This is a follow-up on my previous column. The question that I posed there was whether unions, like the Writers Guild of America, could play a role in transforming the entertainment media (movies, television) into a more progressive force. This is part of a broader question: How can we build towards socialism from the bottom up? Is there a role that unions can play in moving to transform their industries in a more democratic and socialist direction?
It seems to me that the push to change the character of key industries, not just in terms of the pay, benefits, and working conditions that they offer employees, but also regarding the role they play in society, ought to be one important element of any movement towards socialism in this country. The deal that was cut during the New Deal era, in which unions granted management complete control over the substance and policies of their industries in exchange for better pay and job security, was ultimately a fool's bargain. If we want industrial democracy, then unions need to be able to speak up and participate in the shaping of the industry they work for. And, unlike management, they can do so with other, social goals in mind, apart from the bottom line.
If we take a critical approach to a particular industry, and seek to transform it in a more progressive direction, then unions would be vital players in that transformation. But they would not be the only players. The consumers of the industry, and the communities which are impacted by the industry in other ways, would also have to participate in the transformation process. We would form coalitions around the idea of reconstructing the industry to be much more concerned about the general welfare. We would raise social values that industries generally fail to consider.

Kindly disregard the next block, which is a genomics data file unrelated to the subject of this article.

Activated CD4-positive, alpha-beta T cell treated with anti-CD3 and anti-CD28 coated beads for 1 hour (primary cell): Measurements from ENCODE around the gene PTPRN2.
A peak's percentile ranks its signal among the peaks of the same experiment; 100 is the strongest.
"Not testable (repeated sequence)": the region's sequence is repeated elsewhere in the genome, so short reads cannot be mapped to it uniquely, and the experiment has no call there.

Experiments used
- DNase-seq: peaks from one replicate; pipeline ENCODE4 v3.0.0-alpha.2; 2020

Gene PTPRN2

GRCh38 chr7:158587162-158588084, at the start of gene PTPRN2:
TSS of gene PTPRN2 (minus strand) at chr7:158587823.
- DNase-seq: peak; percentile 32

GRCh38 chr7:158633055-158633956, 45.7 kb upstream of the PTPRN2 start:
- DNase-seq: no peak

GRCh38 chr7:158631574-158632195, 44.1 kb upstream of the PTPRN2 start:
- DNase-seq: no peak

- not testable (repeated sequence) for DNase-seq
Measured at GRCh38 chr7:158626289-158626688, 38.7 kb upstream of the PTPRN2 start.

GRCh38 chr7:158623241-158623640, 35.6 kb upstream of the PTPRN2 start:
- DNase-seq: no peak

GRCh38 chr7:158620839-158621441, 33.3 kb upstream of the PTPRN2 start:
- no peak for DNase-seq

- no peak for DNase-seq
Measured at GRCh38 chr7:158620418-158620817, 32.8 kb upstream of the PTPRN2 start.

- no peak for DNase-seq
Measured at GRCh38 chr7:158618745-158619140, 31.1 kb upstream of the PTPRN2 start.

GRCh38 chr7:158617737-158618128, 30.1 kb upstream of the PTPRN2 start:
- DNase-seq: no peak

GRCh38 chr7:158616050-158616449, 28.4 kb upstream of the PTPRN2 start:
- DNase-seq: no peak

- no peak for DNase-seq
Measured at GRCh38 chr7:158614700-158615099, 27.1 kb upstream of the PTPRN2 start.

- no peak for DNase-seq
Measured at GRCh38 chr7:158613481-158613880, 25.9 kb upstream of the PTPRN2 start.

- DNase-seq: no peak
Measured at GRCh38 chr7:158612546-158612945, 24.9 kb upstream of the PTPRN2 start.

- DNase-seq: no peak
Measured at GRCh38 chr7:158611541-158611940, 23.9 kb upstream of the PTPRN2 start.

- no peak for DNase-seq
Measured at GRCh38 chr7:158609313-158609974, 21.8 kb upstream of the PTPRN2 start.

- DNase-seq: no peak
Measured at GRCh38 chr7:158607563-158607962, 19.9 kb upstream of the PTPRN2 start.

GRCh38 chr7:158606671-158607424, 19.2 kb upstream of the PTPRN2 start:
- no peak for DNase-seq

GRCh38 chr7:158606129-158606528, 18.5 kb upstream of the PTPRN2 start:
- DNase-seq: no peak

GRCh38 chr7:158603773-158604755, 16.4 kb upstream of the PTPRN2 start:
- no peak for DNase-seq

Now some of this is going on. I'm thinking of the ports project in
The current ports campaign tries to leverage concerns not only about the heavy pollution surrounding the ports, which is exacerbated by the age of the trucks that immigrant truck owners can afford to buy, but also concerns about road safety (from old vehicles with balding tires) and "national security" (including the screening of workers, especially immigrants, as potential terrorists). The basic idea of the campaign is to get the port authorities to play a role in issuing licenses to trucking companies, in the process insisting that the drivers be direct employees of the companies. The companies would be responsible for the purchase of new, safe, non-polluting trucks, and would oversee the trucking workforce from a national security standpoint.
The underlying purpose of this campaign, of course, is to set up the conditions for bringing the IBT back into port trucking. By transforming the truckers into employees, they would be free to unionize. The environmental and safety issues are, in part, a pretext for this underlying goal: to rebuild union strength. But certainly joining with community environmental groups to work jointly on cleaning up the ports and building a union is a good thing.
Still, I think something is missing from this picture. (I am setting aside the question of whether the drivers themselves have been full partners in this campaign. I am not an insider, so don't know for sure, but I've gotten the impression that they may not be. The fact that the campaign leadership is overwhelmingly white, while the drivers are almost all Latino immigrants, raises concerns over racial exclusion/domination. And questions can be raised about whether undocumented immigrant drivers will receive protection under the national security rules.) The entire international trading system, and the consumerism that undergirds it, deserves more critical treatment. What would a socialist system of trade and ports look like, one that really serves the popular interest? This isn't the goal of the current campaign.
Rebuilding the union is obviously not a bad goal. Providing higher wages and working conditions for employees is very worthwhile. But is it enough? I fear that, because it is so difficult to achieve this much more limited goal, and because unions find themselves in a defensive and losing battle most of the time, self-preservation becomes the major purpose of the union, and the larger issue of social transformation gets shelved. But can we afford to ignore it? Can even the more limited goals be won if we don't think about the bigger picture?
Edna Bonacich is an emeritus professor of Sociology and Ethnic Studies at the University of California,